Nov. 17, 2010 - Issue #787 : Margaret Atwood
Well-known critic Liane Faulder just fell into it
Faulder's background in journalism, as opposed to one in cooking, is an advantage. It allows her to translate the words of chefs and the nuances of cuisine into a language accessible to the reader. She prefers to take detailed notes when dining or conducting an interview, and later weaves these phrases into a cohesive narrative. "These details," she explains, "are needed to evoke a sense of place and experience."
Visiting and writing about restaurants are but one part of Faulder's work life. She updates her blog, Eat My Words, at least four times per week. She visits food-themed events. Her ongoing "celebrity chef" series features prominent public figures who share a deep love of dining and cooking but do not work in the food industry. Faulder marvels at the great diversity of styles and priorities inherent in each of her interviewees, from Edmonton Symphony Orchestra conductor Bill Eddins to Ruth Kelly, the driving force of Venture Publishing. This discovery of personal style is an ever-intriguing side of Faulder's job, and she states, "I like finding out what drives people to eat and cook the way they do. It's an insight into human behaviour."
Culina Mill Creek is one of Faulder's favourite haunts. Coincidentally, Culina Highlands was among her first stories as a food writer. For fancy dining, she prefers the venerable Madison's. Viphalay, which serves Thai and Laotian cuisine, ranks high among Asian restaurants and Faulder relishes the considerable diversity of small, family-run restaurants in this city. Bibo, a wine bar in the Mill Creek neighbourhood, is another favoured spot and Faulder notes that "It is as close to Paris as you can get without leaving the city."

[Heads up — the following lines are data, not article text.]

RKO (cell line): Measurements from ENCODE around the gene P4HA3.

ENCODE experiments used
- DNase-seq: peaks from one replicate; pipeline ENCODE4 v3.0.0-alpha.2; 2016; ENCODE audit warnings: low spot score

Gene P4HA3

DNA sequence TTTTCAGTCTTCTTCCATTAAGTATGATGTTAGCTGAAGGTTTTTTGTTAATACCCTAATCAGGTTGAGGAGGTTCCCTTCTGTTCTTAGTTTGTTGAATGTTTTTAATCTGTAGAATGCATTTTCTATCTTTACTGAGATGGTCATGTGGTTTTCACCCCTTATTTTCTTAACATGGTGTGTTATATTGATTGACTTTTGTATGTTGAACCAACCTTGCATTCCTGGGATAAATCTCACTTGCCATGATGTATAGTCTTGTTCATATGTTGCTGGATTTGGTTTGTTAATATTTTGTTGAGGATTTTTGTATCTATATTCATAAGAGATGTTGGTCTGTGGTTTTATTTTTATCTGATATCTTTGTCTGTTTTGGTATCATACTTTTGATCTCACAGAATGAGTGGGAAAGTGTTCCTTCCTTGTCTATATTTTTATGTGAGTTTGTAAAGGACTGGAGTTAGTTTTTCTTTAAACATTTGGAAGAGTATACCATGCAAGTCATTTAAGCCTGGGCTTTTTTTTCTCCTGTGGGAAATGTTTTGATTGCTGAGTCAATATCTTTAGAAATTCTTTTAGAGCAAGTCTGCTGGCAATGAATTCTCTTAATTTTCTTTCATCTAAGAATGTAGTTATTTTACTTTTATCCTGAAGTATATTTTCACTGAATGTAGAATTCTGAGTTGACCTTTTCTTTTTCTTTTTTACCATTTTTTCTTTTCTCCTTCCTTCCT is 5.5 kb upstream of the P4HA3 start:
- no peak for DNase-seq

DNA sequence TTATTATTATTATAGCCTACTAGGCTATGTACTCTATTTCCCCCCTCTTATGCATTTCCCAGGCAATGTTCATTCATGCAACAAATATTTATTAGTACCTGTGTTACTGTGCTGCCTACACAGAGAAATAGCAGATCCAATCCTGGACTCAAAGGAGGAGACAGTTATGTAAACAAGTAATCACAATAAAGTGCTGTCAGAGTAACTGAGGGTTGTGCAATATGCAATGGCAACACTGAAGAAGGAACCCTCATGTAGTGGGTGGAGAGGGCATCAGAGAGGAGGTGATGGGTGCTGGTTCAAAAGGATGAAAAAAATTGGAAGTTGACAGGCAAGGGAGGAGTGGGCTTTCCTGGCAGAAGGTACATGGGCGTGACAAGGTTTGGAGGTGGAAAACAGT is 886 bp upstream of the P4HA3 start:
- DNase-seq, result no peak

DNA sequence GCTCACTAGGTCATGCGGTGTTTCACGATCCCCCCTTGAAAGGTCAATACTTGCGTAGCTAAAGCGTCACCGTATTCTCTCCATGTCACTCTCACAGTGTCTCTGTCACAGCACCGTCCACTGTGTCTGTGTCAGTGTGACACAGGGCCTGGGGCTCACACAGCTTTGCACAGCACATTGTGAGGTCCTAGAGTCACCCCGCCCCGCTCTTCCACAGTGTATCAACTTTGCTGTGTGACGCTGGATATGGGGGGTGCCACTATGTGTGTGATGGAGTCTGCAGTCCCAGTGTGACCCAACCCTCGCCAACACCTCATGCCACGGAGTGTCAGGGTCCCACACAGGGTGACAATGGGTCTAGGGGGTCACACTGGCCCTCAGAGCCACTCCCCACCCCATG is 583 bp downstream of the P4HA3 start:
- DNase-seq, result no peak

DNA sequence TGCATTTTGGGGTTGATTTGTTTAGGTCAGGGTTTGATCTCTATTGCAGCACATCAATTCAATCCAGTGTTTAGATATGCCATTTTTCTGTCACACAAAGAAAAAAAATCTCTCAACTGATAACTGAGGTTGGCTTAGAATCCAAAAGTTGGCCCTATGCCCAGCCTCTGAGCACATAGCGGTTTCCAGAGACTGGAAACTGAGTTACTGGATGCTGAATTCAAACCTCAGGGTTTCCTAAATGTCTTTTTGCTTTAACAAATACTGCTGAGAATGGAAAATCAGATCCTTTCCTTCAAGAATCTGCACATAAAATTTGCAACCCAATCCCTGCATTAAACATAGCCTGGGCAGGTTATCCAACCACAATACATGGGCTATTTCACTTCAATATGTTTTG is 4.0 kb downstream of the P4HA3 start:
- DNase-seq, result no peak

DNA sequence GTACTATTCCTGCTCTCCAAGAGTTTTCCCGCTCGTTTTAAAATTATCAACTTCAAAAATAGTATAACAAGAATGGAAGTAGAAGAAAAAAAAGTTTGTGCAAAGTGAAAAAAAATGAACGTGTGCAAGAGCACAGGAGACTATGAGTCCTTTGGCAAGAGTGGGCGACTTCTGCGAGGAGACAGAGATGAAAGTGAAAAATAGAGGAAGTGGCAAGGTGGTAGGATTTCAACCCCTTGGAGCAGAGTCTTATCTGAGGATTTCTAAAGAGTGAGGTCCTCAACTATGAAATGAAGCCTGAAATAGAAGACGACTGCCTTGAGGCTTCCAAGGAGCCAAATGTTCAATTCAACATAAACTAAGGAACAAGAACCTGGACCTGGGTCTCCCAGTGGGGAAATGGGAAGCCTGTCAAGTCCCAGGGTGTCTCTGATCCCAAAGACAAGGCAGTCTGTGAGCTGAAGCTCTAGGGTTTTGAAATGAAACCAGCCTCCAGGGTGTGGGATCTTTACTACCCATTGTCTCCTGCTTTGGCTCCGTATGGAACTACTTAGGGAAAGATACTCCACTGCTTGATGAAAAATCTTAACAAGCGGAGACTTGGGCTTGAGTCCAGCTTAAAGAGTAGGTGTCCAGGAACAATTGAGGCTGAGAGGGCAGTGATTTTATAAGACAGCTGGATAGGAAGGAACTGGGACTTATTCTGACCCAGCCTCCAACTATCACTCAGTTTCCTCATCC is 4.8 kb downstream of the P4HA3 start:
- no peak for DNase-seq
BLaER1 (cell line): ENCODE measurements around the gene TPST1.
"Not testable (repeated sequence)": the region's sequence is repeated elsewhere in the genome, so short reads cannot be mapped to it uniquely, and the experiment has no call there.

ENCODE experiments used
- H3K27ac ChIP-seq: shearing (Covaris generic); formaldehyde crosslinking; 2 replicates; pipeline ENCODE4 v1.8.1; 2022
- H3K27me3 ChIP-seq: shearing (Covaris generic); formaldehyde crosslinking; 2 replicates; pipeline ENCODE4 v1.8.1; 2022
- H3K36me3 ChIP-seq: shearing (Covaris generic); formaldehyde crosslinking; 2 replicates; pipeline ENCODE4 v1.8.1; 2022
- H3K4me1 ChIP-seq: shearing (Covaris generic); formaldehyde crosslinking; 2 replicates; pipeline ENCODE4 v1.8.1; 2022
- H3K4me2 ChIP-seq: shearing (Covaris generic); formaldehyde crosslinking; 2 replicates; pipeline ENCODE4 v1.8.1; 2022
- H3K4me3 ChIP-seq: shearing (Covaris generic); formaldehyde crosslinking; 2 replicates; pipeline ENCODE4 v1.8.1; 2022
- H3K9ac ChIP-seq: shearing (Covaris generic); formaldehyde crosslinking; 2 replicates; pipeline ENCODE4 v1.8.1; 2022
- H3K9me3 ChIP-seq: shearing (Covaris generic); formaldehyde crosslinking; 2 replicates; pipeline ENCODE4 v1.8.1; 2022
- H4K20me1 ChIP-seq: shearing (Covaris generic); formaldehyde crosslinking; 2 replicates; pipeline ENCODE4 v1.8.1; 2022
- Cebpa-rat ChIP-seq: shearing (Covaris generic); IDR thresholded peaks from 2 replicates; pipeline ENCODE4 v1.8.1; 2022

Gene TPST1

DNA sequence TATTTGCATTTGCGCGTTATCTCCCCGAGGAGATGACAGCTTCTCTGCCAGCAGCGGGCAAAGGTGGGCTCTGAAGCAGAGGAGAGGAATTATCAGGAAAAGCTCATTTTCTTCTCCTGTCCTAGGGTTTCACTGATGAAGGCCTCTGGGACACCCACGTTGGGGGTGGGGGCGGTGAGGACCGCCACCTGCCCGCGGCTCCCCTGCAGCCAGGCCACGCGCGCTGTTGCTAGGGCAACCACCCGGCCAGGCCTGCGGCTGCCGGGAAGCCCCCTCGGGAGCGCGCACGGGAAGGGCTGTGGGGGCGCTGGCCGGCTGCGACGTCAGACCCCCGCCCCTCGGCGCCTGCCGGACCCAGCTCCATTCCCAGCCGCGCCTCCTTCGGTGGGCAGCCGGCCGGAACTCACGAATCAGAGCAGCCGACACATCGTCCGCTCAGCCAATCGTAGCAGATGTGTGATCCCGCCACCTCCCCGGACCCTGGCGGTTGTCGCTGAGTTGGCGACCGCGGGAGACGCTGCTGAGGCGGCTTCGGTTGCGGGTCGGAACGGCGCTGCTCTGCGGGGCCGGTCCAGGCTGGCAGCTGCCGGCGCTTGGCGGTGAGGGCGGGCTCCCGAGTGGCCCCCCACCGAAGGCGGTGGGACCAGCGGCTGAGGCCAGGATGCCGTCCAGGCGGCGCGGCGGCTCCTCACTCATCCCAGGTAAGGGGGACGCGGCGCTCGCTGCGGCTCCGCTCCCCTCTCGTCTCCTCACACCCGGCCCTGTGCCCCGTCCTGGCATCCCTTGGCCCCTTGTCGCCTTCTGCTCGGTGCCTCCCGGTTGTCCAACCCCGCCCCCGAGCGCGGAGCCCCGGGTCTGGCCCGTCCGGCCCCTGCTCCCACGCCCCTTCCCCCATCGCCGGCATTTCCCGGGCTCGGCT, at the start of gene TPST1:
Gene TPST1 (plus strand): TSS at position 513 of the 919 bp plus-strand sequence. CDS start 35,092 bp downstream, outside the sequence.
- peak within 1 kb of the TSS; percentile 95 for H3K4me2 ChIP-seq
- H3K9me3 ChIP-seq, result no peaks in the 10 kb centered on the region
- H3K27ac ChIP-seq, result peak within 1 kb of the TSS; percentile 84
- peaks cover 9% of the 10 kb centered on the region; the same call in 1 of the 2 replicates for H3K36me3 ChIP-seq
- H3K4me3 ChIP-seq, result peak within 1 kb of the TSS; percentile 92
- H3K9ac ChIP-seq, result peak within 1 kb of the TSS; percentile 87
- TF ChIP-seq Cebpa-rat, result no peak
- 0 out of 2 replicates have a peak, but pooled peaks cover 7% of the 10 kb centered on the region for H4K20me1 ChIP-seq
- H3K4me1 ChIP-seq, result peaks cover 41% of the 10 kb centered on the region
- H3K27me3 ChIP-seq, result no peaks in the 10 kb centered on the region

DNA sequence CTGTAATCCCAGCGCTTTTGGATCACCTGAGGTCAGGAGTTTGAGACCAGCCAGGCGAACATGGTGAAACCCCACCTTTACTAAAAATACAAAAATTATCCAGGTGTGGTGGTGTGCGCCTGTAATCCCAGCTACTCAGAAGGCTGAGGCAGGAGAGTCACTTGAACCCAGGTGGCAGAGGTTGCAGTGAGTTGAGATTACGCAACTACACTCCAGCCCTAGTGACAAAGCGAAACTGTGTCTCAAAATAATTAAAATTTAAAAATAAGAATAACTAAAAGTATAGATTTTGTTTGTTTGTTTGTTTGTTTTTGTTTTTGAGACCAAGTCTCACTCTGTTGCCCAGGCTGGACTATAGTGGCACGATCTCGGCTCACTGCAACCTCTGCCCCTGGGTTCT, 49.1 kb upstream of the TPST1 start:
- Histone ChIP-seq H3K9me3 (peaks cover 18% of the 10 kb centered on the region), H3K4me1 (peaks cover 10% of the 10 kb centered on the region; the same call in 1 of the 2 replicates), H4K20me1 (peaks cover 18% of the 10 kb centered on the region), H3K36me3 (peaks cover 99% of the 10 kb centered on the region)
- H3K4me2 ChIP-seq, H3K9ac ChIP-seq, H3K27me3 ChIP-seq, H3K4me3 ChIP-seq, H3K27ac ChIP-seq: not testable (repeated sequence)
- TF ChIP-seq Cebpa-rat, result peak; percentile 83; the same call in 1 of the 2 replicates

Faulder does not consider herself a gourmet, but loves to cook at home. Omelettes and healthy soups are often on her personal menu, and she is a great believer in the "Sunday supper" of roast beef and potatoes. She cites her mother as a primary cooking influence, and also admires celebrity chefs Jamie Oliver and David Adjey. The latter is known for his appearances on the television show Restaurant Makeover which, along with Chef at Home, is a favourite of Faulder's. Faulder holds Jamie Oliver in high regard for his vested interest in social justice and education, as well as for his culinary prowess.
Cooking fills a deeper, meditative need beyond the basic requirement for sustenance. "Cooking stills the mind and keeps it from roaring off in all directions," she says. Drawing on her multiplicity of experiences in the world of food, Faulder concludes that "Cooking is a very forgiving art. Anyone can do it. It is very democratic." With that, she ponders her next culinary investigation and subsequent story. Perhaps a deep-fried Mars Bar is in order. V
vueweekly.com comments: powered by Disqus
Vue respects your privacy. We will not forward your personal information to any other organization except as required by law, and will use your e-mail address only to respond to your comments. We reserve the right to edit and remove comments for length, clarity and/or if they are illegal or inappropriate. Your email address is never shown to visitors to vueweekly.com. Read the whole policy at: http://vueweekly.com/privacy